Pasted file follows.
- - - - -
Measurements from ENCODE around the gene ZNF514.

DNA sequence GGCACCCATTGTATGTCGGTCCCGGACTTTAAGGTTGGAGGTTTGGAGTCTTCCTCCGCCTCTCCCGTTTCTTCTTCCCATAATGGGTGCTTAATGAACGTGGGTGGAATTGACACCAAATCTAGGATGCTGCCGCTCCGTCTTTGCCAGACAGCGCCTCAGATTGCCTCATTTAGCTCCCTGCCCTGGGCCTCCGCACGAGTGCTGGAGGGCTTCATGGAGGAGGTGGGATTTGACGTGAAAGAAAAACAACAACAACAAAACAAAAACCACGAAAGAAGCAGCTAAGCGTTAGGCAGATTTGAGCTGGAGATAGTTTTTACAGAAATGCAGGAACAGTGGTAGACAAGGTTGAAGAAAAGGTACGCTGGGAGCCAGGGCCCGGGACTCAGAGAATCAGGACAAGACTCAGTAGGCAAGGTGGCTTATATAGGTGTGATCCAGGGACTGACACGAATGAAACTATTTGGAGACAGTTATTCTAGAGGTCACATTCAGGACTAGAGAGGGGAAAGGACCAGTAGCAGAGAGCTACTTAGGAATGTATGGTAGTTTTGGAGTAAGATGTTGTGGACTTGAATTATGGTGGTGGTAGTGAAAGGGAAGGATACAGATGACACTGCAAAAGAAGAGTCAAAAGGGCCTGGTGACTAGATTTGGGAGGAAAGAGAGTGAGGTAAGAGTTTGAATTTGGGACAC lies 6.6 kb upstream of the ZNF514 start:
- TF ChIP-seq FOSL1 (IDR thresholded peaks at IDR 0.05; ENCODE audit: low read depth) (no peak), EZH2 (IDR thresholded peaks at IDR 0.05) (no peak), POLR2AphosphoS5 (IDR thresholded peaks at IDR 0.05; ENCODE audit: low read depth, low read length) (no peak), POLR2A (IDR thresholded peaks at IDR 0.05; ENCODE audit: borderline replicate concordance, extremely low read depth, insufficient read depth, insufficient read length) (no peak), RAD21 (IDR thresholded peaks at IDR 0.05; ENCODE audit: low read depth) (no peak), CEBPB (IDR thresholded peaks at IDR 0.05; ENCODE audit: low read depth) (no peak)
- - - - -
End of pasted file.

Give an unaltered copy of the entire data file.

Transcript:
Measurements from ENCODE around the gene ZNF514.

DNA sequence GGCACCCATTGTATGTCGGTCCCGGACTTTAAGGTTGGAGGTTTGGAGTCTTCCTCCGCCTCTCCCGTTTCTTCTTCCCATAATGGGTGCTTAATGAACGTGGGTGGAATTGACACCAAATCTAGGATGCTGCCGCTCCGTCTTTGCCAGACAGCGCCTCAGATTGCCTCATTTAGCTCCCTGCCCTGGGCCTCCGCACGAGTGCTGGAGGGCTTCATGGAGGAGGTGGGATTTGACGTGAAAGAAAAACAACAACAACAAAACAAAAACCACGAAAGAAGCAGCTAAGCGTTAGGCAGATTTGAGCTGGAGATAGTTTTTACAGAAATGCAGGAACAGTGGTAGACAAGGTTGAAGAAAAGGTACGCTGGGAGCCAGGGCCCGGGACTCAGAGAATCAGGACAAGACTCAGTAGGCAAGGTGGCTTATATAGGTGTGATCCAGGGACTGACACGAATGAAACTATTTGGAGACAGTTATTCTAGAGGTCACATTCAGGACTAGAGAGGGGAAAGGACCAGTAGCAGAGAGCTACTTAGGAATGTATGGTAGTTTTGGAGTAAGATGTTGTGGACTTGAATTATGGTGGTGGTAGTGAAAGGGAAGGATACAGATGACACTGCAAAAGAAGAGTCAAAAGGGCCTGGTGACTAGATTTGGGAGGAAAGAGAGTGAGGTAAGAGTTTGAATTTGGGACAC lies 6.6 kb upstream of the ZNF514 start:
- TF ChIP-seq FOSL1 (IDR thresholded peaks at IDR 0.05; ENCODE audit: low read depth) (no peak), EZH2 (IDR thresholded peaks at IDR 0.05) (no peak), POLR2AphosphoS5 (IDR thresholded peaks at IDR 0.05; ENCODE audit: low read depth, low read length) (no peak), POLR2A (IDR thresholded peaks at IDR 0.05; ENCODE audit: borderline replicate concordance, extremely low read depth, insufficient read depth, insufficient read length) (no peak), RAD21 (IDR thresholded peaks at IDR 0.05; ENCODE audit: low read depth) (no peak), CEBPB (IDR thresholded peaks at IDR 0.05; ENCODE audit: low read depth) (no peak)